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Cybersquatters must be punished

It's eviction time

Internet Security Threat Report 2014

Comment The .eu domain name has been hailed a success because 1.5m variants were snapped-up within a week of the public launch – which is rather like saying that people love cough medicine because it sells well in winter.

As a consequence of Britain's 300,000 .eu registrations at the time of writing, how many .co.uk or .com names will be ditched in favour of an EU re-brand? Perhaps one or two. How many .eu names will front new, Europe-themed websites? Some. But I bet the vast majority will redirect traffic to another name or do nothing at all. Like empty towels on a beach in cyberspace, most .eu names have been reserved only to send tourists elsewhere.

This is largely because the nuisance of cybersquatting has never gone away. Poachers can use the names to give criminal operations a sheen of legitimacy; but more often they are used simply to attract web traffic and profit from advertising. A site that carries nothing but ads can make a few hundred dollars a day, provided it draws the traffic, until such time as the brand owner recovers it. Examples are seen in the batch of dispute rulings issued daily by the World Intellectual Property Organisation (WIPO). A typical example: francetelekom.com has been transferred to France Telecom from someone in Panama. The website was just a collage of ads for telecoms services. The owner did not fight.

A brand owner can take a squatter to court, demand the return of a name and request damages. With luck, it will also recover some of its costs. The costs are high – five figures is common if the case is contested – and higher still if the target is overseas. But location is irrelevant when the target can't afford to pay.

Arbitration is a less expensive, more popular forum. The service run by WIPO is an example, where you can evict a squatter for $1,500 plus your lawyer's fee. (All such .eu disputes will be handled by the Czech arbitration court, where fees start at €1,190.) In each case, the name is transferred – but no damages are awarded. And there's the problem. A squatter can ignore a claim, lose the name and still make a profit. Consequently, brand owners feel compelled to buy all variants of their own name because it is cheaper than legal action.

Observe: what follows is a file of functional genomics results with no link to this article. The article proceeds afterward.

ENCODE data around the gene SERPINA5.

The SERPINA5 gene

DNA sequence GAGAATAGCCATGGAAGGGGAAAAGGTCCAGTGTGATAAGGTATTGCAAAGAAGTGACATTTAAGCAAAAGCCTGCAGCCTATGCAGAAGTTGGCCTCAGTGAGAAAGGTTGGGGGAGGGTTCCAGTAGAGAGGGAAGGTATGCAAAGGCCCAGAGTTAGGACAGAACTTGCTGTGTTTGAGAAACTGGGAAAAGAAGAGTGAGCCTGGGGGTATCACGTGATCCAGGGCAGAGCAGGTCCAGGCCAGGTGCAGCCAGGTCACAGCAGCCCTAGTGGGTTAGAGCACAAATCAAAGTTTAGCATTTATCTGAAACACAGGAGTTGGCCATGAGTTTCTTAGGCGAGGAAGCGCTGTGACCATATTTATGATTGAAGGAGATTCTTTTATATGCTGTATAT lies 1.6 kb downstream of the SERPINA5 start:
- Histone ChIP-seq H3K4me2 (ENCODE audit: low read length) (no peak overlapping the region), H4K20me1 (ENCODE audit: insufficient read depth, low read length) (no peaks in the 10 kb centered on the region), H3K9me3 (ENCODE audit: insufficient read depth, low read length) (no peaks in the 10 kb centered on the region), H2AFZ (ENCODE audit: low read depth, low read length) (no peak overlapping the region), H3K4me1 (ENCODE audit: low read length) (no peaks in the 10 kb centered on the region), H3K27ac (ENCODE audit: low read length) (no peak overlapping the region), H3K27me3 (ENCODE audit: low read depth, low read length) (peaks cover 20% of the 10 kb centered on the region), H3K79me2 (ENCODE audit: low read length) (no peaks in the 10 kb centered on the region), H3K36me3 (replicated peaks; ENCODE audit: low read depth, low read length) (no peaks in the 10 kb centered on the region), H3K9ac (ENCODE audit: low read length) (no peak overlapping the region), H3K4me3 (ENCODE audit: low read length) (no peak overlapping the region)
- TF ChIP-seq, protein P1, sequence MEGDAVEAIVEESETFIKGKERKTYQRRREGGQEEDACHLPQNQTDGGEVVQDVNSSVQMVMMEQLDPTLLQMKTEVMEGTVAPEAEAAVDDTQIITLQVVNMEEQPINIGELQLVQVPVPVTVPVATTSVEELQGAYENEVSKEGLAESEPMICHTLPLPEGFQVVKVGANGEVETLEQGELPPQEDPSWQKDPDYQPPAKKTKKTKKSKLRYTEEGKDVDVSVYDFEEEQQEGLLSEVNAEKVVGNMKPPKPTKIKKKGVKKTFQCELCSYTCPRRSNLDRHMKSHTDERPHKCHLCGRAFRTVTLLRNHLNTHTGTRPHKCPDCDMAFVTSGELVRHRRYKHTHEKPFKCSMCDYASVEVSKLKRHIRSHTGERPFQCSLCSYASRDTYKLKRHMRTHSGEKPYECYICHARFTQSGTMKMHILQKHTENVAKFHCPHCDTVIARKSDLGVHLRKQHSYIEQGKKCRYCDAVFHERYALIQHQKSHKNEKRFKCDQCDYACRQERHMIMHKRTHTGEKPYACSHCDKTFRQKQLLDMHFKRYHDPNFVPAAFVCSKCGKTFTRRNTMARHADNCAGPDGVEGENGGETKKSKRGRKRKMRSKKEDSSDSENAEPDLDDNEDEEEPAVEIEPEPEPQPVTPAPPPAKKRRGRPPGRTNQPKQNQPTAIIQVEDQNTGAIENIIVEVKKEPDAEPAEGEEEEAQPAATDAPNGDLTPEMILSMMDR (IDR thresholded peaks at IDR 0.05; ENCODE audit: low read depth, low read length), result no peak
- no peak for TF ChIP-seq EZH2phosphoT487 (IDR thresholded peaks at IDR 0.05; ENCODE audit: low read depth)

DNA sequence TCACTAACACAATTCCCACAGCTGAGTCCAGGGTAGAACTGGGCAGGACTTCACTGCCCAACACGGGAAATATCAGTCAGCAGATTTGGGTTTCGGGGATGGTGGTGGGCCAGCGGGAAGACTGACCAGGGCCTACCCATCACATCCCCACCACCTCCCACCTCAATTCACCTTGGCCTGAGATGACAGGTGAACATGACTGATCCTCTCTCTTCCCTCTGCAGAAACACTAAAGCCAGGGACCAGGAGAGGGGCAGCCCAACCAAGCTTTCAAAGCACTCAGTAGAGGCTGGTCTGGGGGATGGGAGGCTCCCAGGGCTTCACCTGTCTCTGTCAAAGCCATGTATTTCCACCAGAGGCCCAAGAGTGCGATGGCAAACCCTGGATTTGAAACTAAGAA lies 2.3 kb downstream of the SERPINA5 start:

New domains are swelling these portfolios of defensive registrations. Some moderation is prudent, as Verizon learned a few years ago. The US telco registered more than 700 Verizon-themed names, many of them derogatory. It lost this word game when someone registered VerizonEatsPoop.com and launched a gripe site. Germany should have learned from Verizon. The EU allowed member states to submit a list of banned .eu names – so Germany blacklisted 3-reich.eu, fuehrer-deutschland.eu and more. This is surely pointless.

Perhaps it's time to change the rules, to introduce a deterrent. Give the arbitrator discretion to make the losing party pay his fee. It might be difficult to enforce, but it is surely better than the status quo. Only when cybersquatting becomes unprofitable can brand owners relax. They certainly can't afford to relax just yet: ICANN, the domain oversight body, is currently mulling the introduction of .tel, apparently intended to help people manage their contact information online. No doubt a stampede for .tel names will be misinterpreted as success.

Copyright © 2006, OUT-LAW.com

OUT-LAW.COM is part of international law firm Pinsent Masons.

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An overview and analysis of the year in global threat activity: identify, analyze, and provide commentary on emerging trends in the dynamic threat landscape.